As 2014 came to a close, I was heading into the new year with just one resolution: Stop being the most miserable person I know. The endgame was happiness, that much was obvious. However, figuring out how to get from point A to point B wasn’t quite as clear. Once again, I found myself hanging around on Facebook one evening when I came across what I thought was a cool idea. The geniuses at Buzzfeed suggested an alternative to the standard New Year’s Resolutions game: New Year Rememberlutions. The idea is simple: rather than focusing on what needs fixing or changing in the upcoming year (or the things you failed to fix or change the previous year), you celebrate the accomplishments and awesome moments that happened that year. When something fantastic happens, you make a note of it and put said note in the jar or container of your choosing. (You can check out the original article here.)
This nerd loves taking notes and writing things down, so this was right up my alley. I marched my cheap ass over to the Dollar Store, bought a marker and a vase, scribbled a mildly inspirational quote on it, and set it on a shelf. And I’ll be honest. I kind of expected this to go the way of most of my New Year Resolutions: I’d keep it up for a couple of weeks, a month tops, before abandoning it completely. But unlike in years past with other resolutions, I stayed on top of this one. When I would get home from a trip or a night out with friends, I would make a point to sit down and jot something down on a post-it and put it in the jar. I was off to a good start. By the end of winter, my little vase was already a third of the way full.
I was starting to develop a habit. Not just a habit of writing a note at the end of a good day, but a habit of actually paying attention to and focusing on the good. With love from my new bestie yoga, I started getting better at being more present. Sometimes, I would catch myself in a moment. I wasn’t thinking about something else. I wasn’t worrying about thirty other things. I was just there, in that moment, living. Actually experiencing life, not just obsessing and worrying about it. It’s a very particular feeling, one I was not at all used to. I think that might be what people are talking about when they make reference to “feeling alive.” I was into it. I wanted more of it. And I sure as shit wanted to remember it. So after a day or night of great moments, I’d get home, write myself a note and toss it in the jar. And now, days before the new year begins, my dollar vase runneth over. I don’t mind telling you that I’m super excited to sit down and read all of these notes I’ve left for myself (as nerdy as that may sound).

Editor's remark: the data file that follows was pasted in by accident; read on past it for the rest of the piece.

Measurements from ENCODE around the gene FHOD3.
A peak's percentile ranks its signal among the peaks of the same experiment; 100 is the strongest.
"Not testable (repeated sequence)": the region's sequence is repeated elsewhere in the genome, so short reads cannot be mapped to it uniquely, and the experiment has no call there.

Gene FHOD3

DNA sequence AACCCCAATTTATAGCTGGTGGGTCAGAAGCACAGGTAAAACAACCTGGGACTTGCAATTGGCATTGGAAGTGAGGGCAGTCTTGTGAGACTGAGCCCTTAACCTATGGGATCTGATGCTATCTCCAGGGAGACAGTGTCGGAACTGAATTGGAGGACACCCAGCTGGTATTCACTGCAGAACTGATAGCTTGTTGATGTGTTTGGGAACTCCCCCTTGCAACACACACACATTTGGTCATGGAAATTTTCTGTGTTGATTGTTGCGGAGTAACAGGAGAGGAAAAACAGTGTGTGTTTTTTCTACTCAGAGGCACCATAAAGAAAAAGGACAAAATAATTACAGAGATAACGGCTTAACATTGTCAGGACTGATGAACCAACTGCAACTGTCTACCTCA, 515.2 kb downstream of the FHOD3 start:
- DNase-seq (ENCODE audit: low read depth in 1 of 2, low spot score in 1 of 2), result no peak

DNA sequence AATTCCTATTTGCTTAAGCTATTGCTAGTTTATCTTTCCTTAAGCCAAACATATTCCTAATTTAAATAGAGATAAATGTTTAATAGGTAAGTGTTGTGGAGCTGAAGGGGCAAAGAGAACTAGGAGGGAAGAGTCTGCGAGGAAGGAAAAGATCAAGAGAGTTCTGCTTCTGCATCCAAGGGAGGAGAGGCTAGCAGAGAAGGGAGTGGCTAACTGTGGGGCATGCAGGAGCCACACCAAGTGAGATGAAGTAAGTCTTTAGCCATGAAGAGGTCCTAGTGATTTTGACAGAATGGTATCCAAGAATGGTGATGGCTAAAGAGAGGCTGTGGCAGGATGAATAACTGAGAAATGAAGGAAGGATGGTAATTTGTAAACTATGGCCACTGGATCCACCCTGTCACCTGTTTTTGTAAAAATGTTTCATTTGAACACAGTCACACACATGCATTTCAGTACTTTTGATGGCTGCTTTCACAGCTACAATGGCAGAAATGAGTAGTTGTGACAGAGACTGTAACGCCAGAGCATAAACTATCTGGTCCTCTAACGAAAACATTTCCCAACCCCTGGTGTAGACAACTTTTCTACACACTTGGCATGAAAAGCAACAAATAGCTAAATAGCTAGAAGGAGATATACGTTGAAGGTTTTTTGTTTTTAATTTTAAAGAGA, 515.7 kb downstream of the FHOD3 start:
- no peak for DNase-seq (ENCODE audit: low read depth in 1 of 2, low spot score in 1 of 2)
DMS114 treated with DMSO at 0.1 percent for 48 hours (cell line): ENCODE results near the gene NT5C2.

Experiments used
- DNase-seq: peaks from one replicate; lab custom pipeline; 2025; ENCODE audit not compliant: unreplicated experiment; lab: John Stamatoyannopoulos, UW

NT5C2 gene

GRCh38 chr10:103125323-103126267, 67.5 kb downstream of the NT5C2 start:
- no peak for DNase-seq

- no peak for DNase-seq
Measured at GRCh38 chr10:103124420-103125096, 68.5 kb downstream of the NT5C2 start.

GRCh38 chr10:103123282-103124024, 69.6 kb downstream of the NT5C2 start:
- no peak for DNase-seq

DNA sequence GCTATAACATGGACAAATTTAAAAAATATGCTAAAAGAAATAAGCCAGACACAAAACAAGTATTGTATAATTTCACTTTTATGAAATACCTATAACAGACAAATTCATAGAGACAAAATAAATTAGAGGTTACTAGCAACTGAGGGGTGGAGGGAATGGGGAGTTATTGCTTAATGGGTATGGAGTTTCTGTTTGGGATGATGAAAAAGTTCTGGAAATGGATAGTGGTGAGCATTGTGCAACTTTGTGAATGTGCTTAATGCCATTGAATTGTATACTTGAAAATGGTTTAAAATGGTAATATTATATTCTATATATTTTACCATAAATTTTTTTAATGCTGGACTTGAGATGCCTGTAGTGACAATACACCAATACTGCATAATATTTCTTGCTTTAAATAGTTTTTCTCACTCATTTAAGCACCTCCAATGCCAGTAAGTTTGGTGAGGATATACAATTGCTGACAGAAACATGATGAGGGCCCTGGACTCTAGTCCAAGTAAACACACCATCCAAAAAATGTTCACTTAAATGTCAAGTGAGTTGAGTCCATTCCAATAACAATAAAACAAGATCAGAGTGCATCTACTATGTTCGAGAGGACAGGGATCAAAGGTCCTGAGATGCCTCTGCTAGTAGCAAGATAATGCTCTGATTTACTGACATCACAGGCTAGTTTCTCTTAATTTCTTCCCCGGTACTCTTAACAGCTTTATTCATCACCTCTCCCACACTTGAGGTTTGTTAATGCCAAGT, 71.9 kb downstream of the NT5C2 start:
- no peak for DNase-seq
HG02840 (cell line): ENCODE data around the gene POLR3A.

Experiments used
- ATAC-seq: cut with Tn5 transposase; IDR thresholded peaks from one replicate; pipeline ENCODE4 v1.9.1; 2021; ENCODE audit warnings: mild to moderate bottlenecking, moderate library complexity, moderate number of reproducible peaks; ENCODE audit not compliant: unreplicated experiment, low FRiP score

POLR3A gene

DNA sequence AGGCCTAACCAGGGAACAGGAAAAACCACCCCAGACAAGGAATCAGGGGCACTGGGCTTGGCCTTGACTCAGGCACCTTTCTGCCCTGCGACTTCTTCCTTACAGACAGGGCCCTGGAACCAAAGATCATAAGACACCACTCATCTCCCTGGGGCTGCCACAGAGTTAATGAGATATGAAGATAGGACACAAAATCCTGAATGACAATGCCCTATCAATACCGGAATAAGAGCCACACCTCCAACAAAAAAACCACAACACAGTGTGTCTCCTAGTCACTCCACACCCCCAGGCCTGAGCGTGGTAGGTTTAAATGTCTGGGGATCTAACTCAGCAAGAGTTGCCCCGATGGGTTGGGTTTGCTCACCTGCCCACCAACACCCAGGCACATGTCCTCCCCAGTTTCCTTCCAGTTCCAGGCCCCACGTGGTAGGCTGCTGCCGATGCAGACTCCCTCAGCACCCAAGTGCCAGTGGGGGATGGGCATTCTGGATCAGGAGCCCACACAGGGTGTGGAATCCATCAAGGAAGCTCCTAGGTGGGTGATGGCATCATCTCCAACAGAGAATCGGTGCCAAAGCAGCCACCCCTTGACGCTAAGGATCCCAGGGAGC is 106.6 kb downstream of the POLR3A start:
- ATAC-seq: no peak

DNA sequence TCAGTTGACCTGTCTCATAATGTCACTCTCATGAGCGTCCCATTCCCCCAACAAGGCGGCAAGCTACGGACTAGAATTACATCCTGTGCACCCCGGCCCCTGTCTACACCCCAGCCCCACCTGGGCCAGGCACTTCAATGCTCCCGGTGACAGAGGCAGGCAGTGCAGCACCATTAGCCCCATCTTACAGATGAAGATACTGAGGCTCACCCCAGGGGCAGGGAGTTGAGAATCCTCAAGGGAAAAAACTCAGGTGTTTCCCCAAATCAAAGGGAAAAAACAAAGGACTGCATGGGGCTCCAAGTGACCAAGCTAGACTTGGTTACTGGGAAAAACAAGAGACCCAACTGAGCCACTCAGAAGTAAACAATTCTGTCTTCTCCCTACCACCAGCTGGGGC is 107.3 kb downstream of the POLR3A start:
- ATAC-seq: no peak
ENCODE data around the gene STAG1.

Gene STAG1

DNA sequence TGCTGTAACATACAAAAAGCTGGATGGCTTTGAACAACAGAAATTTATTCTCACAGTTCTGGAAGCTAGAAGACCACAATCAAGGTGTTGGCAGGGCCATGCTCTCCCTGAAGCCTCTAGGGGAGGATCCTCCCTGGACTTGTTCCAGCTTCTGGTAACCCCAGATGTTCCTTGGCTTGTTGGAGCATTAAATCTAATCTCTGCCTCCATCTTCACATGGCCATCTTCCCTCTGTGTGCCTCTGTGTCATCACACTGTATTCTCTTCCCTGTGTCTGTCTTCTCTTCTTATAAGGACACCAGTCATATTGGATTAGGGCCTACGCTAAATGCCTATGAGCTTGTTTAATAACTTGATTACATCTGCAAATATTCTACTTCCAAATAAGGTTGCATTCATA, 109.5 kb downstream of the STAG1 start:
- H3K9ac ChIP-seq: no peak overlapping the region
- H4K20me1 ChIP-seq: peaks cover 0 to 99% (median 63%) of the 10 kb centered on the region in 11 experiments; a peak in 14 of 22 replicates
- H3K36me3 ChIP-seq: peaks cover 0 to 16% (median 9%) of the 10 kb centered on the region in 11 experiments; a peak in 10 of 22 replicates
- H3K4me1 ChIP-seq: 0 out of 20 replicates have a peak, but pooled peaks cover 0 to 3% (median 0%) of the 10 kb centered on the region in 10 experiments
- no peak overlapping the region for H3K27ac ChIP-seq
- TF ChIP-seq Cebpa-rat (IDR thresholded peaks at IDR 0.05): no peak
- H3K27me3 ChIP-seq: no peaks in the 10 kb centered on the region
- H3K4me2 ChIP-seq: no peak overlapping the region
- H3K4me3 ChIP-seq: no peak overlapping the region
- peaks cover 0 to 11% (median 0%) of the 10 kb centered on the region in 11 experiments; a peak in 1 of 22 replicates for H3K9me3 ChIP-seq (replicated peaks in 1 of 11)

My boss at Sunoco used to always say, “Perception is reality.” And that, my friends, is a true story. It doesn’t matter what is “real.” If you perceive something to be a certain way, good or bad, then that is your reality. That is real for you. If you’ve ever had the distinct displeasure of depression, then you know that part of the problem is that you perceive everything to be terrible, sad, and hopeless. So regardless of what is actually happening, that is how you perceive things to be, and so that is how life is for you. I think that when we come to the end of a year, we tend to paint with broad strokes, seeing an entire year as good or bad. We say things like, “This was a bad year.” When in reality, not every one of those 365 days was completely terrible.
Rememberlutions is my new jam. I want to remember the good times. Scratch that. I need to remember the good times. So that the next time I find myself wandering down the dark rabbit hole of negative thought and sad stories, I will have proof, in my own handwriting, that it’s not dark all of the time.